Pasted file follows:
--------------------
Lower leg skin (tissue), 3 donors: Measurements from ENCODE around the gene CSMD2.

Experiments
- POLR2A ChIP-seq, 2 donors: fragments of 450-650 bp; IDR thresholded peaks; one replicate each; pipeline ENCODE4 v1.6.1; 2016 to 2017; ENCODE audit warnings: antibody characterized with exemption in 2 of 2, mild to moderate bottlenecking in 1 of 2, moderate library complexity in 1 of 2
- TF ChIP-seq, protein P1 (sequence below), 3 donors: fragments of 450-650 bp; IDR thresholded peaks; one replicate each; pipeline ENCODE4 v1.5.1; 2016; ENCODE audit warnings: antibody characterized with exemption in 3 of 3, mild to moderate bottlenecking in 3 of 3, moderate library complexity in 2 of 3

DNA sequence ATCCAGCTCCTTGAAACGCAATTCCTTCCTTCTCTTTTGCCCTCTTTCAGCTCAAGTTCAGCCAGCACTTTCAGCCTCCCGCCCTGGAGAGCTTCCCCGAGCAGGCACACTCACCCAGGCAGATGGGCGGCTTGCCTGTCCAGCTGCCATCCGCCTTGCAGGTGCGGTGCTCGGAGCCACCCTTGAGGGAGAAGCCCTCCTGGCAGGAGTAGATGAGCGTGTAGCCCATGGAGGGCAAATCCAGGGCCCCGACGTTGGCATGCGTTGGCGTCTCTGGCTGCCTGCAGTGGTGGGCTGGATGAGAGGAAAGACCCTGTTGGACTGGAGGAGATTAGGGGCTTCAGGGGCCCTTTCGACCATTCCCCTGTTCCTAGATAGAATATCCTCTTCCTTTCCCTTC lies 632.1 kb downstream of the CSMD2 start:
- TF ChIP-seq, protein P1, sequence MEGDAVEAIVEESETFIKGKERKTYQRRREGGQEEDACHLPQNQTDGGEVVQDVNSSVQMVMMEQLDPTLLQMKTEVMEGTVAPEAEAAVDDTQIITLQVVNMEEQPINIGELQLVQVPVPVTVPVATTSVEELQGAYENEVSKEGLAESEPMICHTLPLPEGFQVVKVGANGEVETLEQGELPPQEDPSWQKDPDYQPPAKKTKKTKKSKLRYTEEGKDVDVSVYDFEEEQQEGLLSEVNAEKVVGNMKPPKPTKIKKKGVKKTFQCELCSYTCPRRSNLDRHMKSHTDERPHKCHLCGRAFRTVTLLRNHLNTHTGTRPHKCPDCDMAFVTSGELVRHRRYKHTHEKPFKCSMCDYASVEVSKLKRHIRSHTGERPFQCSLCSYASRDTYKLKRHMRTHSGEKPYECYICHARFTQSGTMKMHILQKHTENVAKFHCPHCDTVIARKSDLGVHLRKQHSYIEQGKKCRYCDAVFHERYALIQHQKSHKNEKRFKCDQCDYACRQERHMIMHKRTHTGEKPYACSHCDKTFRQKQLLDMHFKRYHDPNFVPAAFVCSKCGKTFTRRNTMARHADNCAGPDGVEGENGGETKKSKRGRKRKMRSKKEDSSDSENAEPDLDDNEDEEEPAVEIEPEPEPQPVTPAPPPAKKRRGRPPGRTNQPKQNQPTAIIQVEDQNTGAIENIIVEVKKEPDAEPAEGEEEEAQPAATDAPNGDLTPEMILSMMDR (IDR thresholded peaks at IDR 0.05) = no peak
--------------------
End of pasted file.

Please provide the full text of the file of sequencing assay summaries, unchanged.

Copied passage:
Lower leg skin (tissue), 3 donors: Measurements from ENCODE around the gene CSMD2.

Experiments
- POLR2A ChIP-seq, 2 donors: fragments of 450-650 bp; IDR thresholded peaks; one replicate each; pipeline ENCODE4 v1.6.1; 2016 to 2017; ENCODE audit warnings: antibody characterized with exemption in 2 of 2, mild to moderate bottlenecking in 1 of 2, moderate library complexity in 1 of 2
- TF ChIP-seq, protein P1 (sequence below), 3 donors: fragments of 450-650 bp; IDR thresholded peaks; one replicate each; pipeline ENCODE4 v1.5.1; 2016; ENCODE audit warnings: antibody characterized with exemption in 3 of 3, mild to moderate bottlenecking in 3 of 3, moderate library complexity in 2 of 3

DNA sequence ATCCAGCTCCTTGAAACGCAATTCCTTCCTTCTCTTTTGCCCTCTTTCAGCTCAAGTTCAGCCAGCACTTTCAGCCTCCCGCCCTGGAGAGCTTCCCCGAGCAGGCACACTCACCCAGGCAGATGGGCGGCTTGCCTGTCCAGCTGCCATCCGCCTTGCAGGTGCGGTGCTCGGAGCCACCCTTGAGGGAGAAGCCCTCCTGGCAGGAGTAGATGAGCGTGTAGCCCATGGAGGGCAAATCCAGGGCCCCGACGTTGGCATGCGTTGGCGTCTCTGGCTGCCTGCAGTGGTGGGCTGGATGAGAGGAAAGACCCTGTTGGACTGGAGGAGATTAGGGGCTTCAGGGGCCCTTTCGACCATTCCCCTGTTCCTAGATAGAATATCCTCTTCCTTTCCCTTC lies 632.1 kb downstream of the CSMD2 start:
- TF ChIP-seq, protein P1, sequence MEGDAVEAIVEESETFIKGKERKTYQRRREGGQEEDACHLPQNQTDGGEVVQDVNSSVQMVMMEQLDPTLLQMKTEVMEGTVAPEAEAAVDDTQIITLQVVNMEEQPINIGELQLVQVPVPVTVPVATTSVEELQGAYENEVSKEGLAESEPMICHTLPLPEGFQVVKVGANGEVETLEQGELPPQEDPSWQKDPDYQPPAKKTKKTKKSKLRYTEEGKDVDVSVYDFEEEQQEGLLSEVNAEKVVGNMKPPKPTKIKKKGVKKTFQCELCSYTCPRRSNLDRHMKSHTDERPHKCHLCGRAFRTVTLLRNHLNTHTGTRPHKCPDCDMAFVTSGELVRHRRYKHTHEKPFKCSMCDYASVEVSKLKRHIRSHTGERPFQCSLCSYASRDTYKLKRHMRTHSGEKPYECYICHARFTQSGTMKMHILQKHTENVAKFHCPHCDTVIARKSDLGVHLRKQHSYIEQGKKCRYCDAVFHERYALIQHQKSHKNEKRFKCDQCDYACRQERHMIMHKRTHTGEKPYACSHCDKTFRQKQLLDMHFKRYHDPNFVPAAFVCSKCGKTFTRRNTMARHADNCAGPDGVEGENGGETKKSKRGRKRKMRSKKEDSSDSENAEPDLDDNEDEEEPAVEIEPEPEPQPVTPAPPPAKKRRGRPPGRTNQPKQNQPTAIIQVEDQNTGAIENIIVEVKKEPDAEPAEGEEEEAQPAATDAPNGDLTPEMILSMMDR (IDR thresholded peaks at IDR 0.05) = no peak